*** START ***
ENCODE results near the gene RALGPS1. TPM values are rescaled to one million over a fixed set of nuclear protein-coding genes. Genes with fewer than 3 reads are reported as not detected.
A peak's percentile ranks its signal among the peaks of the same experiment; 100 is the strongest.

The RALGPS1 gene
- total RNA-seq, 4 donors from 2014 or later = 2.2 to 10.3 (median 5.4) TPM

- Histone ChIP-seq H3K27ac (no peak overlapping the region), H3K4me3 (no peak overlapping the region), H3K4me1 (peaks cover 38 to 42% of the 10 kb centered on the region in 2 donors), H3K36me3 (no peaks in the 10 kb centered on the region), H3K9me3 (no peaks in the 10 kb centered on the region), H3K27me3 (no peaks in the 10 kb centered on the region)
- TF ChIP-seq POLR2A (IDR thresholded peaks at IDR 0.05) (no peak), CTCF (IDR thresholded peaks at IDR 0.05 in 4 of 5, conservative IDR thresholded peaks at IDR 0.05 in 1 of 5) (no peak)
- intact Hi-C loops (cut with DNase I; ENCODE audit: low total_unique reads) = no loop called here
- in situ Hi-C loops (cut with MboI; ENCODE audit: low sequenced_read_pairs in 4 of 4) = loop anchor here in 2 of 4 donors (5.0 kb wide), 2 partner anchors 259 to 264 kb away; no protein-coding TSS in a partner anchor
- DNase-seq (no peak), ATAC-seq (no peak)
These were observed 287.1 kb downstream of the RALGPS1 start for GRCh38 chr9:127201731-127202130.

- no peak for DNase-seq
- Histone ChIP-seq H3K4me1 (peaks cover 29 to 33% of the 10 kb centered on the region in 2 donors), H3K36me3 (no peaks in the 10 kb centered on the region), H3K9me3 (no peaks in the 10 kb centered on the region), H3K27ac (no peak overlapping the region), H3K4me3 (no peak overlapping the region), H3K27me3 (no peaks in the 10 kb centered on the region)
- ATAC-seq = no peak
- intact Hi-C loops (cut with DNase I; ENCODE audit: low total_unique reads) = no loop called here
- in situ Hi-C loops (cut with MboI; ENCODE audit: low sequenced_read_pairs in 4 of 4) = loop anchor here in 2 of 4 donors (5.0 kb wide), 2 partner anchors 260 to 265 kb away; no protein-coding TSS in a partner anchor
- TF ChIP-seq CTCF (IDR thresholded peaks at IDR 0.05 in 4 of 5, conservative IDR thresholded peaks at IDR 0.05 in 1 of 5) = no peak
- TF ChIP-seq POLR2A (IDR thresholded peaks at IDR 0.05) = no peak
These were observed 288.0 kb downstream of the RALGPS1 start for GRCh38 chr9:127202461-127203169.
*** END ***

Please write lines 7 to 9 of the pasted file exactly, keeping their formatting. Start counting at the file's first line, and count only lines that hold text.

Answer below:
- intact Hi-C loops (cut with DNase I; ENCODE audit: low total_unique reads) = no loop called here
- in situ Hi-C loops (cut with MboI; ENCODE audit: low sequenced_read_pairs in 4 of 4) = loop anchor here in 2 of 4 donors (5.0 kb wide), 2 partner anchors 259 to 264 kb away; no protein-coding TSS in a partner anchor
- DNase-seq (no peak), ATAC-seq (no peak)